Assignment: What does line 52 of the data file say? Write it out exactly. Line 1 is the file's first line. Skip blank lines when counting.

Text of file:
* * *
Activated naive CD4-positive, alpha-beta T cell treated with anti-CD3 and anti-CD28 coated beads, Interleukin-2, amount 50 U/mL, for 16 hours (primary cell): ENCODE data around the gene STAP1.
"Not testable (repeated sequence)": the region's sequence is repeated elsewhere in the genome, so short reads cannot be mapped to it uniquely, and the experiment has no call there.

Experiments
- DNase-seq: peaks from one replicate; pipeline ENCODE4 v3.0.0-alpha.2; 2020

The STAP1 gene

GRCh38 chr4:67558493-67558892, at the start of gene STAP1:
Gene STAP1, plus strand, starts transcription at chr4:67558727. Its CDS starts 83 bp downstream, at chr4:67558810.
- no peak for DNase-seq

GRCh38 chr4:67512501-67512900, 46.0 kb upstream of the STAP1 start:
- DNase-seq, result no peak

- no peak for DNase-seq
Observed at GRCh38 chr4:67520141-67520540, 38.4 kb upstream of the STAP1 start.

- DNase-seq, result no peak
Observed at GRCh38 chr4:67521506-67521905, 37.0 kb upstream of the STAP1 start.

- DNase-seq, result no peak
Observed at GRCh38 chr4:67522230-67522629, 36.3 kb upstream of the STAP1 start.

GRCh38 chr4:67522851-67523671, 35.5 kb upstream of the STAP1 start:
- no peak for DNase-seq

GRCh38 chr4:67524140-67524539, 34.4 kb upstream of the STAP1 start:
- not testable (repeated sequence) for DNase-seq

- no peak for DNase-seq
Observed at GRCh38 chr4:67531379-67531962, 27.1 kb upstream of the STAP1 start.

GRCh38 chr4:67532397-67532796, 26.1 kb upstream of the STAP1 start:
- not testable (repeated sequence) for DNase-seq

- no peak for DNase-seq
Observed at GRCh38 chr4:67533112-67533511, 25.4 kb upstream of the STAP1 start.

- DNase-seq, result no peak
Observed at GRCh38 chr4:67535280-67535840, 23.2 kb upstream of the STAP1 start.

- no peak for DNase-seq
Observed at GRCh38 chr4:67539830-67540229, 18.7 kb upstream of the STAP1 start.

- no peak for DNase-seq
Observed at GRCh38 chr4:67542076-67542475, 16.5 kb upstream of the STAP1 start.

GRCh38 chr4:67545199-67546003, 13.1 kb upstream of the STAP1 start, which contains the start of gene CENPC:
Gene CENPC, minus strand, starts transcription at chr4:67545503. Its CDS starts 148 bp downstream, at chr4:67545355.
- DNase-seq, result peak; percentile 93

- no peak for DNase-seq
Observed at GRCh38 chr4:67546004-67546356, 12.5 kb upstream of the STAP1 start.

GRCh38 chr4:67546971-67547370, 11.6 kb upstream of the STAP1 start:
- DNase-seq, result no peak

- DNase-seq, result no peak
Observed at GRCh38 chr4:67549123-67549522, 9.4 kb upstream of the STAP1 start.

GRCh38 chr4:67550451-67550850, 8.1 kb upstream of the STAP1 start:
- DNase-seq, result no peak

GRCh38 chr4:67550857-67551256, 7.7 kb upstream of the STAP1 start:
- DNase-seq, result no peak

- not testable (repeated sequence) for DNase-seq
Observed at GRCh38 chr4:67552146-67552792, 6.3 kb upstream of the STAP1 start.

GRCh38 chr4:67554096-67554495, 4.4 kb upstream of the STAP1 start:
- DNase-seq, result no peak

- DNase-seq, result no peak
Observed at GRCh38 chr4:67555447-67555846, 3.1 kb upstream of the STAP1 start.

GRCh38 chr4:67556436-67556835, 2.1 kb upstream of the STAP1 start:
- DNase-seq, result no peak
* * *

GRCh38 chr4:67556436-67556835, 2.1 kb upstream of the STAP1 start: